How to Transplant your plant

If you’re growing photoperiod plants, it makes sense to keep them in the “right size” pot. This will make watering and the feeding process much simpler. The right size pot for you will depend on what you have available and what size plants you’re trying to grow.

When transplanting, a general rule of thumb is to double the size of the pot.

I start in 4” pots - solo cup size. After that, I have some 1.5 gallon “training” pots where I’ve drilled holes along the rim for tying branches down. I’ve also some got 3 gallon plastic pots I’ve given the same treatment to. Different sizes may work better for you.

Before you consider transplanting, the plant should have filled the current pot. A couple of signs where it might be ready is when the leaf canopy is extending beyond the edges of the pot (the best measure), or if the soil in the pot is pulling away from the sides between waterings.

Before I start yanking plants from their current homes, I like to have everything prepared. The plant has been watered in well, a few hours prior. I have a bin of my soil mix ready, new pots lined up, mycorrhizae - everything I need.

I get an estimate of the amount of soil to add to the bottom of the new pot by placing the old pot + plant inside the new one. I like to use the bin as a temporary landing spot for the root ball; so I like to smooth out the soil in there first.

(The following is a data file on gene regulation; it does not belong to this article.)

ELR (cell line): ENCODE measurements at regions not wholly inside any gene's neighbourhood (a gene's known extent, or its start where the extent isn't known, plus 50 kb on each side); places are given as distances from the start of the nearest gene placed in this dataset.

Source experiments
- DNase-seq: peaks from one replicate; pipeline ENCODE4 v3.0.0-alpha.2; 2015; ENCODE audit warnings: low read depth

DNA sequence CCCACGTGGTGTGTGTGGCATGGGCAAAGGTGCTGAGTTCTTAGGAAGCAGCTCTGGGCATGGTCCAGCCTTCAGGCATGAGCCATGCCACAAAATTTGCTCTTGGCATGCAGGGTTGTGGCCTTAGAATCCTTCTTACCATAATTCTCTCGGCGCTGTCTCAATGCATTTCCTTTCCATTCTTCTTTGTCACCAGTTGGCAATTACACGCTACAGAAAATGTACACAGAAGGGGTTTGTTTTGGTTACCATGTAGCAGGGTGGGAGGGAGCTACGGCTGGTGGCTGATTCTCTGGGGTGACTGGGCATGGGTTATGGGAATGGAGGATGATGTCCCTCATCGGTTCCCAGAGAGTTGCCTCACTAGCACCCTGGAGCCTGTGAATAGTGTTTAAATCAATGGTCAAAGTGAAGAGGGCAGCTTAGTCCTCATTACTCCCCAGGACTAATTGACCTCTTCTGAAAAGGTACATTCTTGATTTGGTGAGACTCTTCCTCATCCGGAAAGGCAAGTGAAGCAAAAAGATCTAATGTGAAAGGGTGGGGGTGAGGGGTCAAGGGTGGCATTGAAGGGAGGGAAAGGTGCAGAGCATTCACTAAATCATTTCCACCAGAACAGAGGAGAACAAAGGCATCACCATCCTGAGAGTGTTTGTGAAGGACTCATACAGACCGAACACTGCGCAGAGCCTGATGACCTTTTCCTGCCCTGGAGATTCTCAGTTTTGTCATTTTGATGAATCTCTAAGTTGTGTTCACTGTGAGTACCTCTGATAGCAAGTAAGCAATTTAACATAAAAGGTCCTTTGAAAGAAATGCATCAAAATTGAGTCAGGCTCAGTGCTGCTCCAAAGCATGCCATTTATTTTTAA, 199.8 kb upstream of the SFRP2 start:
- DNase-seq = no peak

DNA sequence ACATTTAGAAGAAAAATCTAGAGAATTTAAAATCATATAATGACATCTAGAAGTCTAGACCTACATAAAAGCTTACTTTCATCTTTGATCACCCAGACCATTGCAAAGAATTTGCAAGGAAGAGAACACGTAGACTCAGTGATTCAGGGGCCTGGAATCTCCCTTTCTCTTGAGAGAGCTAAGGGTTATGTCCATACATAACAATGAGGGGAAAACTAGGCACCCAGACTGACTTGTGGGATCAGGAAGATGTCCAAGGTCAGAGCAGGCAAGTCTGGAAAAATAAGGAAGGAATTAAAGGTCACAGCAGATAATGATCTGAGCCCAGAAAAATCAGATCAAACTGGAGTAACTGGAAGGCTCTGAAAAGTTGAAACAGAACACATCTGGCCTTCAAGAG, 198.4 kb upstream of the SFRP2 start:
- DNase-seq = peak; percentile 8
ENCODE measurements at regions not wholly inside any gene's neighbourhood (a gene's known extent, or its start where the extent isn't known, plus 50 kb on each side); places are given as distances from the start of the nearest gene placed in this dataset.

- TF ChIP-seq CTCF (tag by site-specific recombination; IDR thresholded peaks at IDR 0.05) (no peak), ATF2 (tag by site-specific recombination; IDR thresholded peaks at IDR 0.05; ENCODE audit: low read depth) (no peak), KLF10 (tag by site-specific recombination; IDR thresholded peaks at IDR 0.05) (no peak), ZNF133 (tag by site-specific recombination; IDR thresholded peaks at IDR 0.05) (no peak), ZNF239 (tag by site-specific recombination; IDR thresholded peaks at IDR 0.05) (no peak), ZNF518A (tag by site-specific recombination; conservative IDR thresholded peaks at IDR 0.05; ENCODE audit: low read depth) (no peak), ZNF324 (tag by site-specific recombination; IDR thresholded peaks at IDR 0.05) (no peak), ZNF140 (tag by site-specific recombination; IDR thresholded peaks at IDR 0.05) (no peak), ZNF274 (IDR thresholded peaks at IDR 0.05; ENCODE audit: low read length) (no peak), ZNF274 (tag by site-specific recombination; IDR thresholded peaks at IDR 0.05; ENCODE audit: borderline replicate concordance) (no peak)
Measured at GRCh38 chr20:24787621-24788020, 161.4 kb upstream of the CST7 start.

I like to turn the pot 90 degrees and let any loose dry soil fall back in to the bin. I try to keep it from hitting the leaves but you’ll have some that inevitably does. That’s why I like to save any leaf pruning I’ve got planned until after.

While supporting the stem and root ball, tip the pot a little more and try to dump it into your hand and slide the old pot off. Don’t yank on the stem - squeeze and work the old pot a little if it won’t go. Sometimes if it’s been in the old pot too long it gets stuck. Give it a shake if you need to.

Once it’s out carefully set it in the bin in the prepared spot. Apply mycorrhizae if using and transfer the plant to the new container. Place the new container in the bin and start filling the new pot.

Once it about halfway full, I like to “seat” the plant. You can still move it a little at this point. Press down on the root ball and adjust as needed.

When I’m filling the new pot I don’t press down to compact the soil - I want it loose. With plastic pots, I like to give them a little controlled drop to settle everything - I sort of tap it on the floor a couple times, then add more soil as needed. With fabric pots, I shake the sides repeatedly as I’m filling.


Im going from my 8" pots to 18" pots this weekend… I used a tarp but the bin thing seems better! Thanks for the idea.


@CurrDogg420 @Kojak :laughing: i’m lazy, i just plant once


Think I’ve learned a couple of things this first grow. Fewer plants, no transplants and lots of chiropractic and LST! You grow beautiful flowers.


@Kojak 50 years of growing and i still learn. that’s the fun


:v: HGCC all the Way


@CurrDogg420 When I transplant, best tip I can give is…